Michael and Jennifer McLain bonded, in a significant way, because of music. The husband and wife team have played music together since their first date and both hail from musical families who toured as performers across North America. The McLains are highly skilled banjo players and their debut full length studio recording, Hit the Road and Go, brings these two talented musicians under the same banner for their first extended studio project working together, but they both have fantastic individual reputations within the music community. Jennifer has earned widespread recognition as a talented singer who has lent her talents to major and indie label recordings as well as sharing stages with performers like Vince Gill and Lionel Cartwright. Michael’s traveling career as a musician began early in life and he’s graced stages from Japan to Brazil as a member of the McLain Family Band. He spent thirteen years as a music instructor employed at Belmont University. They surround themselves with top flight collaborators like fiddle player extraordinaire Dan Kelly and bassist Kori Caswell and this twelve song debut brings together the sum of these experiences and will appeal to bluegrass fans and novice listeners alike.
The album’s first song, “This Old Heart (Is Gonna Rise Again)”, has a breezy mood and tasteful, underplay vocal harmonies adding much to the airy emotional tenor. The acoustic guitar work on this song is particularly sharp and really brings a lot of flair to the song’s melodic value, but the fiddle work isn’t too shabby either. The fiddle takes on an even more prominent role with the second track “Do I Ever Cross Your Mind?”, but there’s new musical elements introduced that double down on the song’s bluesy feel. The dobro never takes over a big role in the mix, but it makes for excellent color in this languid, uncluttered ballad. “Jesus, Hold My Hand” is a gospel classic courtesy of writer Alfred E. Brumley that gets a smooth, loving rendition from the McLains and their collaborators. The acoustic guitar work, once again, is sparkling and has great interplay with the other string instruments, particularly the mandolin.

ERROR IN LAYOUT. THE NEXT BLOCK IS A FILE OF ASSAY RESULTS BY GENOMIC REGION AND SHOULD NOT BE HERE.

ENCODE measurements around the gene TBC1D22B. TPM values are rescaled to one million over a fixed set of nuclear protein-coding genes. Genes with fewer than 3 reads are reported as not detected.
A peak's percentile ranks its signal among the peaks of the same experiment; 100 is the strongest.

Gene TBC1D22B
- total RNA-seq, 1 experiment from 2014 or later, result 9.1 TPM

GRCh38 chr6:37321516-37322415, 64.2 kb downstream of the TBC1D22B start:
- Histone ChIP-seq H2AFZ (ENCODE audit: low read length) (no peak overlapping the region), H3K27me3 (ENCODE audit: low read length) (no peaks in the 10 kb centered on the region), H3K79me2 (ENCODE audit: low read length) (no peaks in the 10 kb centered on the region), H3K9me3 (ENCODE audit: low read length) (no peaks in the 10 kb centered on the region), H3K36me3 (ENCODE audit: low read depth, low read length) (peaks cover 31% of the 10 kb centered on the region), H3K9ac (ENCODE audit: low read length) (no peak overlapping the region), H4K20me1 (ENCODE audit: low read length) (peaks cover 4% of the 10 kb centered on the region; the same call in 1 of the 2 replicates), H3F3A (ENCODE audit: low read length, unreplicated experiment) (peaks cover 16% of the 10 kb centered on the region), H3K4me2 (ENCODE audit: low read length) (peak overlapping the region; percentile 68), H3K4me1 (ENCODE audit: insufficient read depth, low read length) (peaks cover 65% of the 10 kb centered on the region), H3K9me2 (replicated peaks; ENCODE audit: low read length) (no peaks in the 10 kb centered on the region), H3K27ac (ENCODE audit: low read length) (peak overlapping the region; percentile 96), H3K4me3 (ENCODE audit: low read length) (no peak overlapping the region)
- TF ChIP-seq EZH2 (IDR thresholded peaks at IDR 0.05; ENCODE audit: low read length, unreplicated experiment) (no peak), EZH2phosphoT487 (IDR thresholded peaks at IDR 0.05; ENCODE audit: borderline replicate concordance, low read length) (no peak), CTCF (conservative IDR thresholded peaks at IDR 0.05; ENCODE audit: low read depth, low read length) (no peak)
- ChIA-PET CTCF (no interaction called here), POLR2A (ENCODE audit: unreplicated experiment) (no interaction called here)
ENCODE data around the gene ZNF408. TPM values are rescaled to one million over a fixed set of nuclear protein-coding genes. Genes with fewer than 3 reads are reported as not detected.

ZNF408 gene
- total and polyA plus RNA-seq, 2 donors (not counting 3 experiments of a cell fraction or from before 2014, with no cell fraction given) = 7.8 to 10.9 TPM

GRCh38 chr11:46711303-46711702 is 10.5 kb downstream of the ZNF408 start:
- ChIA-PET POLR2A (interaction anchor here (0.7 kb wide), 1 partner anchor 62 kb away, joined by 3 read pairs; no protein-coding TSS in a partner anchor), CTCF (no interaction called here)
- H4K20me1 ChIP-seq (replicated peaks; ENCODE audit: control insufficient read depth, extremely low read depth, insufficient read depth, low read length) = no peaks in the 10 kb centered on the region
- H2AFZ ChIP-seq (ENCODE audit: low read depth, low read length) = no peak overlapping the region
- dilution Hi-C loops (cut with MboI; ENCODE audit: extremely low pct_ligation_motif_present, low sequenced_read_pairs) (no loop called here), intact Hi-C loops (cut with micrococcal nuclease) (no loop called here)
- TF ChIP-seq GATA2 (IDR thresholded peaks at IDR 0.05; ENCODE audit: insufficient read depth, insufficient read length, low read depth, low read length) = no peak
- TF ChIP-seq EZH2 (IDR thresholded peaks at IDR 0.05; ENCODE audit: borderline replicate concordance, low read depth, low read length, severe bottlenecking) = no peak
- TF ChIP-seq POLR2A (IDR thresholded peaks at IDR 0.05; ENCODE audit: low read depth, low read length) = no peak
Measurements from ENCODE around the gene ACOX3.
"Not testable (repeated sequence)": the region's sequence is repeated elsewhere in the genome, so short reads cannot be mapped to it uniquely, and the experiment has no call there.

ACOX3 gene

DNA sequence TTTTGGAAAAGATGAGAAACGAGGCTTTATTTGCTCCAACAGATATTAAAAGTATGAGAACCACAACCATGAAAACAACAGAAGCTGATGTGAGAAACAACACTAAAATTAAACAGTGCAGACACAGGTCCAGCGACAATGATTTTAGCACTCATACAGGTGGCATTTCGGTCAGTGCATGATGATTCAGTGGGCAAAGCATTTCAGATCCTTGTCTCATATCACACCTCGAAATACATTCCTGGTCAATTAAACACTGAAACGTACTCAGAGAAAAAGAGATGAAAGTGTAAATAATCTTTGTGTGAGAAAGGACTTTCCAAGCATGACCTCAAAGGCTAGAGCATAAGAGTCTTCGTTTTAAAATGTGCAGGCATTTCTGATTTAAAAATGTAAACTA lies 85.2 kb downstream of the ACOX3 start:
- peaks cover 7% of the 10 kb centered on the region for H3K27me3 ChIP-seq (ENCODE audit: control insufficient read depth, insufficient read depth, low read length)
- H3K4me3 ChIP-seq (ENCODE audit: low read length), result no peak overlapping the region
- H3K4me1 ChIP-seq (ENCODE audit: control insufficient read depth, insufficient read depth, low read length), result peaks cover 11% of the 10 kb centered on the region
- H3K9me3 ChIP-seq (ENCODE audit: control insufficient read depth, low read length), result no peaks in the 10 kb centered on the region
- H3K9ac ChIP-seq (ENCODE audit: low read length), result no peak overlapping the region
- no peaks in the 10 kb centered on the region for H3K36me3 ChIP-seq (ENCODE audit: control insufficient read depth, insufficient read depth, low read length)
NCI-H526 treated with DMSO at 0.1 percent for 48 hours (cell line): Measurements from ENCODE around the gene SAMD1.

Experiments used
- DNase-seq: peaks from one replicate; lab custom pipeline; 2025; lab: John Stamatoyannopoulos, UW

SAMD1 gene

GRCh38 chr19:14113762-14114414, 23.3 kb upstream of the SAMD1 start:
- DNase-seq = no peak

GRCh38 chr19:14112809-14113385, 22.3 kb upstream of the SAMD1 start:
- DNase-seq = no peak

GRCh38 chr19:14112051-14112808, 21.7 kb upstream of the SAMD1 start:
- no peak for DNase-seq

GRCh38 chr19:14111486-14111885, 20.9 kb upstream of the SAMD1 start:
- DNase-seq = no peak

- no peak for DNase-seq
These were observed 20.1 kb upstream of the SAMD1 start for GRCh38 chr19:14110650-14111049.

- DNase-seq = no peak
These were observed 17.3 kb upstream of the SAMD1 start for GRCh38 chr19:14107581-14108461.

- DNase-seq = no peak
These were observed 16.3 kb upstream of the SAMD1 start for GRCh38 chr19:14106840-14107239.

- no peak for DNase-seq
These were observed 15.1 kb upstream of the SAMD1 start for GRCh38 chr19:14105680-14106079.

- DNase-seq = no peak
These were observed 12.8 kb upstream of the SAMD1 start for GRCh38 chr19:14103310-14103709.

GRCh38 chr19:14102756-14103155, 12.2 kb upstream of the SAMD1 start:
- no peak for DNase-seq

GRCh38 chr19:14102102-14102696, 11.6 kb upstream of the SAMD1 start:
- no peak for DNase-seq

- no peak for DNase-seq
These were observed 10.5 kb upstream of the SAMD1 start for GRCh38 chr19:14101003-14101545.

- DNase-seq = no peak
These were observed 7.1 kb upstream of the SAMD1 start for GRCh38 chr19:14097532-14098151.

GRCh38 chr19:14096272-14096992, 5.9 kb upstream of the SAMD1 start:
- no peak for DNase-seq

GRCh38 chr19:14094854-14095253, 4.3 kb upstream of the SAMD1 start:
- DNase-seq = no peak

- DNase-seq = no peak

Doc Watson’s “Southbound” pulls Michael McLain in front of the microphone for a rare solo vocal, but Jennifer McLain contributes some key supporting vocals at scattered points throughout the track. “Mcintosh” is a crackling instrumental with great exchanges between the various string instruments they bring to bear. The title track covers a relatively obscure Johnny Cash song, but the McLains lace it with so much of the bluegrass and blues influences that they own the song as their own. Jennifer McLain does quite an exemplary job with her vocals. McLain cowrote the track “Boom Town” and this bit of thoughtful social commentary, sans any overt commentary, likely rates as one of the album’s underrated gems. Don’t overlook it – the lyrical content is sharply observed and well tailored for the music. The finale, “I’m Ready To Go Home”, could be rather dreary in some hands, but the McLains give it a rather celebratory, joyful treatment that finds no sadness in leaving this world. This is a purist’s album, in some ways, when you consider the song selection, but the McLains consistently present this material in the most accessible light. Hit the Road and Go has a lot to offer traditionalists, but there’s something here for anyone who loves good, melodic music played by a band.
9 out of 10 stars